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Recent Storm Alters Landscape of Nome, Alaska

Western Alaska is Recovering from the Worst Storm in Nearly 50 Years

The Arctic Broadcasting Association held a regularly scheduled board meeting Saturday, September 24, which gave board members a front-row view of relief efforts. I took this photo captioned “Before Flooding in 2019.”

Before Flooding in 2019

Today the Bering Sea is visible in the absence of a popular restaurant that was destroyed by fire at the peak of the high winds and flooding. See the photo labeled “The Bering Sea.” The cause of the fire is under investigation, but the high winds fed the fire, and the flood hampered firefighters’ efforts. Other damage across town included broken windows, stripped siding, and impassable roads.

The Bering Sea

After the meeting, board members joined in the cleanup efforts. Many dozens of volunteers roamed the city with plastic bags collecting debris. Overhead, helicopters were heard flying supplies and relief workers out to the villages.

Volunteers help clean up debris from the storm.

The command center for these efforts was the Nome Community Center, where volunteers received bottled water and hot food. In the early afternoon, a town hall gathering featured many civic leaders and concerned citizens. U.S. Senator Lisa Murkowski assured residents that every effort is being made to help Nome and surrounding villages to recover. Murkowski was joined by Nome Mayor John Handeland and U.S. Rep. Mary Peltola, as well as representatives of FEMA and the National Guard.

Vy, who serves with the Red Cross, was deployed from her home in Hawaii to help villages rebuild.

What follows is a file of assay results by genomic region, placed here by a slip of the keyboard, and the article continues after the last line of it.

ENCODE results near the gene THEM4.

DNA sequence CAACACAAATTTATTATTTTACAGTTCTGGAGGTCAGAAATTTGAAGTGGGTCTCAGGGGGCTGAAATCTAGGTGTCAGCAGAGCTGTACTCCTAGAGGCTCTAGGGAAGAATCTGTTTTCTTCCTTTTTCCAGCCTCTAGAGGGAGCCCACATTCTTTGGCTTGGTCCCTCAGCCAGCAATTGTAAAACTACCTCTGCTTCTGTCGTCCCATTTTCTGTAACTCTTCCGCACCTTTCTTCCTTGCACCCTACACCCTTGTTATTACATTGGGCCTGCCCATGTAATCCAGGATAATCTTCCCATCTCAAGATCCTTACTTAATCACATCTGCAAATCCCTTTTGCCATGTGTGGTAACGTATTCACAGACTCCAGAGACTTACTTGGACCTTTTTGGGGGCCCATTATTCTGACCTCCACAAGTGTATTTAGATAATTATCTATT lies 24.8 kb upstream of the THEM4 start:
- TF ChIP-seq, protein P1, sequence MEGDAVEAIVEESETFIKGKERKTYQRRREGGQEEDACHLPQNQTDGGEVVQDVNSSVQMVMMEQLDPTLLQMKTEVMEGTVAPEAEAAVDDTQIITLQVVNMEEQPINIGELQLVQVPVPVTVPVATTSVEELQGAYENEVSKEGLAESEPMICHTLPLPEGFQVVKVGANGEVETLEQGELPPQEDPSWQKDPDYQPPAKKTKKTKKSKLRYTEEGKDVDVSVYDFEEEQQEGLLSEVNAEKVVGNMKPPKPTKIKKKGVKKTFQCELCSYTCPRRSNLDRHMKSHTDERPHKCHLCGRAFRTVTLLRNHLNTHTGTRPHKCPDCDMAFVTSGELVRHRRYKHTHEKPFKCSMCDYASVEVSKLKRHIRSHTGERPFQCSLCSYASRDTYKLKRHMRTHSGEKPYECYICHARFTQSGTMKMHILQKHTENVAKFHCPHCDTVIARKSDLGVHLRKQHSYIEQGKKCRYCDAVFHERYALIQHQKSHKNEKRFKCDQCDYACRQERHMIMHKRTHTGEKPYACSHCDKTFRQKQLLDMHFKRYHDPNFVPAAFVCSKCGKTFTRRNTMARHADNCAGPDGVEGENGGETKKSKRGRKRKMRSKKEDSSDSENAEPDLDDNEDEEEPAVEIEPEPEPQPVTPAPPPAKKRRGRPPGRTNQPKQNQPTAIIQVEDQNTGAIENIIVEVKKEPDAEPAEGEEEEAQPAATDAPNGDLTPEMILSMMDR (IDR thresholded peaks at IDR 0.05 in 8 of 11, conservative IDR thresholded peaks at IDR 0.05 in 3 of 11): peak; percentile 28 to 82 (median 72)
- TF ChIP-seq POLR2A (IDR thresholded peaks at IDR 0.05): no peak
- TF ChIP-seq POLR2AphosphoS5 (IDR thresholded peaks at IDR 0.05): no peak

Several villages fared worse than Nome and are facing a crisis of homelessness and food shortage. I spoke with a member of the Red Cross named Vy. She is deployed from her home in Hawaii and is in charge of worker housing. Her team is stationed at the Nome Covenant Church in sleeping bags alongside FEMA workers. Vy was expecting to be on deployment for a couple of weeks and was waiting for assignment to other villages.

Curtis Ivanoff joins Pastor Mike Zabel and his wife, Emilie, at Nome Covenant Church last Sunday.

The Sunday service at Nome Covenant Church was well attended and included some relief workers. Curtis Ivanoff, superintendent of the Alaska Conference, shared an encouraging message reminding us that Jesus is with us in the storm.

Donations to support the rebuilding effort in Alaska can be made to the Covenant Domestic Disaster Response >>

About the Author

  • Mike Coglan

    Mike Coglan is the senior pastor at Community Covenant Church of Kearney, Missouri. He and his wife Laura enjoy adventures with their dog, a German Shepherd named Hugo.

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